Kahlo is mostly known for her deeply personal self-portraits, and she often translated her own life experiences onto the canvas. Her work is retrospectively seen as feminist because the artist made it legitimate for women to outwardly display their pains, frustrations and passions, and therefore made steps towards making sense of and understanding them. Her conviction and raw talent, has meant she’s become a role model for many.
Born in 1960, Lorna Simpson is an African-American photographer and multimedia artist who found success in the 1980s and 90s. Though the artist has changed the execution of her ideas over the decades, themes surrounding sex, identity, race, culture, history and memory are continually explored within her work.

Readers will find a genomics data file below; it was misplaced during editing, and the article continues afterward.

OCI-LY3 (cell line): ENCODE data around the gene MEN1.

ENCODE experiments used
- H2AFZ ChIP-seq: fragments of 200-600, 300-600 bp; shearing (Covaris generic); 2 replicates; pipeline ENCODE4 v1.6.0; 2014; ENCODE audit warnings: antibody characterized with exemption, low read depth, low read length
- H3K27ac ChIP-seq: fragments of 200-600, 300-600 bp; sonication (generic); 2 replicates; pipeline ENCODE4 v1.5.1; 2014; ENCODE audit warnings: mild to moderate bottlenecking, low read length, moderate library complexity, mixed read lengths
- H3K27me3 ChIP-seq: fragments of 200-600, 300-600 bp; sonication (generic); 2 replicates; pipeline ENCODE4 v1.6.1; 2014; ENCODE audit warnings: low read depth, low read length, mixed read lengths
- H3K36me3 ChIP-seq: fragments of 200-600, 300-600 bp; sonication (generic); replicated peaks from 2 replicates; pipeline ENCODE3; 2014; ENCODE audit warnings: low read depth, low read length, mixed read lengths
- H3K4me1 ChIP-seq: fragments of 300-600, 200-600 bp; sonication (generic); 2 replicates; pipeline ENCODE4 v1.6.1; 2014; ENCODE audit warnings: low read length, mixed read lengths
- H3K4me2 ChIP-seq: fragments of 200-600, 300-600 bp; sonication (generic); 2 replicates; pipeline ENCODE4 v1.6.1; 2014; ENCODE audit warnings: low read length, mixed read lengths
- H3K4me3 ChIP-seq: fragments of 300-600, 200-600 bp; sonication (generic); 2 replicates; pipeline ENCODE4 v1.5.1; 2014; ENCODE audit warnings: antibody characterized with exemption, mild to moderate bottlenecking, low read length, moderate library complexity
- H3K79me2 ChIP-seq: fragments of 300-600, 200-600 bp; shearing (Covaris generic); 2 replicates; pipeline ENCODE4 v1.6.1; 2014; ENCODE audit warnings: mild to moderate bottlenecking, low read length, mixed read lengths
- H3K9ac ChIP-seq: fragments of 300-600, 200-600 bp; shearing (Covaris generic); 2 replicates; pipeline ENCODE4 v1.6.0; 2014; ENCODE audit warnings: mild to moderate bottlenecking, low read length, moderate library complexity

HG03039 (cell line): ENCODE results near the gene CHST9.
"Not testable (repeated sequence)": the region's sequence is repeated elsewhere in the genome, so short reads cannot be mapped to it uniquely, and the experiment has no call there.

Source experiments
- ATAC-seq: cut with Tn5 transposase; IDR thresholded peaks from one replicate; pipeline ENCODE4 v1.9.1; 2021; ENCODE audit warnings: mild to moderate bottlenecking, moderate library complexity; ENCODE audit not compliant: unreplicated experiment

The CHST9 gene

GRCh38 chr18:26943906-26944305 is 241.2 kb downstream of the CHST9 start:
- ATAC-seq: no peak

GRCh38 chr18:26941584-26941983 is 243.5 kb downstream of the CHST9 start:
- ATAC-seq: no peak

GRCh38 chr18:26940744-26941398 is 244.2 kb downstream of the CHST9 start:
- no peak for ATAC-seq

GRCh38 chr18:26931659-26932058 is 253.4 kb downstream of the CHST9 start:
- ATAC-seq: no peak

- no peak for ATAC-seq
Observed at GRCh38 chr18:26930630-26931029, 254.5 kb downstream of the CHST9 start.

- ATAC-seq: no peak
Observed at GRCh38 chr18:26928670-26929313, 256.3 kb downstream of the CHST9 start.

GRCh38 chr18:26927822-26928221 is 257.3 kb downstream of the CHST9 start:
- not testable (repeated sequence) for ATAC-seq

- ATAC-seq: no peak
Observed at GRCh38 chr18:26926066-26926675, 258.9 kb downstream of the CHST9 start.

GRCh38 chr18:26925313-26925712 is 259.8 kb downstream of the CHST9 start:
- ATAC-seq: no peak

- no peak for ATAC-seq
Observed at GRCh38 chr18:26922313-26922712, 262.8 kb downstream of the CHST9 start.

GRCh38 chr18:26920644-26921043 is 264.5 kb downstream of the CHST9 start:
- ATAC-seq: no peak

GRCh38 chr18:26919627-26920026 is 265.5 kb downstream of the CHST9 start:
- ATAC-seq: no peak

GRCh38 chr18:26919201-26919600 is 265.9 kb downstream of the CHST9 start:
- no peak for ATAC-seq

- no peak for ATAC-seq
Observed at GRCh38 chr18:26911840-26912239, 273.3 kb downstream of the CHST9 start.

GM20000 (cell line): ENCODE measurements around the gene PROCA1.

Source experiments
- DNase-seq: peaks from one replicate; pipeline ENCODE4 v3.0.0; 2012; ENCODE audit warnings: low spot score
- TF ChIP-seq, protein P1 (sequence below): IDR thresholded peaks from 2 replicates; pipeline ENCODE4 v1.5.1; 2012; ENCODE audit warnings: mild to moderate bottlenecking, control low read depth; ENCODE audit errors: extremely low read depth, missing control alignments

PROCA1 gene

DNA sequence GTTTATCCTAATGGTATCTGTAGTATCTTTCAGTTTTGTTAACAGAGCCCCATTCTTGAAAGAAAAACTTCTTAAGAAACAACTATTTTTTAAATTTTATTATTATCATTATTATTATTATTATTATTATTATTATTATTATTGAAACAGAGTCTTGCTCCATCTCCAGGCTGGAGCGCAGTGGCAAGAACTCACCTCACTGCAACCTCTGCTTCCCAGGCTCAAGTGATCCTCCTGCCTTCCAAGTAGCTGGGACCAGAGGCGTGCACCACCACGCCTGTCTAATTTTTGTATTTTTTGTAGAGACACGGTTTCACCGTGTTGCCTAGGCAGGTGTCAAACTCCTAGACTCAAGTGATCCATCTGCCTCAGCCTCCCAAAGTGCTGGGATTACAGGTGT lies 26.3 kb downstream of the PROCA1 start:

Simpson is best known for her photo-text installations and photo collages which often unpick the perception of African-American women within American culture. The pieces combined portrait images of the female figure with typed words or small sentences to create a powerful dialogue to challenge the viewer.
Georgia O’Keeffe was an American artist and was best known for her paintings of enlarged flowers, New York skyscrapers and New Mexico landscapes. Often recognized as the “Mother of American Modernism”, O’Keeffe worked throughout the 1920s all the way to the 1960s. She was celebrated for her independent spirit and her innovative works that were the first to really introduce sensual, feminist imagery into her works of art.
So groundbreaking was her work that Judy Chicago gave the artist a prominent place in her The Dinner Party artwork. While she was praised by her contemporaries, O’Keeffe refused to join the feminist art movement or co-operate with any “all-women” projects. She disliked being called a “woman artist” and instead wanted to be considered an “artist”.